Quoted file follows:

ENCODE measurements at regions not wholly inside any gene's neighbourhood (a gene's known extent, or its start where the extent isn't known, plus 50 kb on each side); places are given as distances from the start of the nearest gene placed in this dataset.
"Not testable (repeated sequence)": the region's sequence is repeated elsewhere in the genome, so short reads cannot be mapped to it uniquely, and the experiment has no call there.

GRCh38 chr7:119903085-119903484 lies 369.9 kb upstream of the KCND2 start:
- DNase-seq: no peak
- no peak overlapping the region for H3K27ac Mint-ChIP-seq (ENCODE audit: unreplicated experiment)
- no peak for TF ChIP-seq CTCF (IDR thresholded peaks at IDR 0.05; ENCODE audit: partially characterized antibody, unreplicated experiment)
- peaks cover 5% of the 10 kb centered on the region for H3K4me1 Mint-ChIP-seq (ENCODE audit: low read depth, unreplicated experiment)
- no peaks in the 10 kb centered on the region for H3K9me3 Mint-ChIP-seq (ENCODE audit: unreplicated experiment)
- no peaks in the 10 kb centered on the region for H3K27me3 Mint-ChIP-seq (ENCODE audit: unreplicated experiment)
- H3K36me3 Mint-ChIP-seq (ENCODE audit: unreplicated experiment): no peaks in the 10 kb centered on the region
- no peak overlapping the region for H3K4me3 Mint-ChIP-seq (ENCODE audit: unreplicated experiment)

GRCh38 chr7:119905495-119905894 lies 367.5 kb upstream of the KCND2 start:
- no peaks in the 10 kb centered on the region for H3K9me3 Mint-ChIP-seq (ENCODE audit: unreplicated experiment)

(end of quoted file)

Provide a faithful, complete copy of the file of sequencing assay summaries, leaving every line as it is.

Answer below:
ENCODE measurements at regions not wholly inside any gene's neighbourhood (a gene's known extent, or its start where the extent isn't known, plus 50 kb on each side); places are given as distances from the start of the nearest gene placed in this dataset.
"Not testable (repeated sequence)": the region's sequence is repeated elsewhere in the genome, so short reads cannot be mapped to it uniquely, and the experiment has no call there.

GRCh38 chr7:119903085-119903484 lies 369.9 kb upstream of the KCND2 start:
- DNase-seq: no peak
- no peak overlapping the region for H3K27ac Mint-ChIP-seq (ENCODE audit: unreplicated experiment)
- no peak for TF ChIP-seq CTCF (IDR thresholded peaks at IDR 0.05; ENCODE audit: partially characterized antibody, unreplicated experiment)
- peaks cover 5% of the 10 kb centered on the region for H3K4me1 Mint-ChIP-seq (ENCODE audit: low read depth, unreplicated experiment)
- no peaks in the 10 kb centered on the region for H3K9me3 Mint-ChIP-seq (ENCODE audit: unreplicated experiment)
- no peaks in the 10 kb centered on the region for H3K27me3 Mint-ChIP-seq (ENCODE audit: unreplicated experiment)
- H3K36me3 Mint-ChIP-seq (ENCODE audit: unreplicated experiment): no peaks in the 10 kb centered on the region
- no peak overlapping the region for H3K4me3 Mint-ChIP-seq (ENCODE audit: unreplicated experiment)

GRCh38 chr7:119905495-119905894 lies 367.5 kb upstream of the KCND2 start:
- no peaks in the 10 kb centered on the region for H3K9me3 Mint-ChIP-seq (ENCODE audit: unreplicated experiment)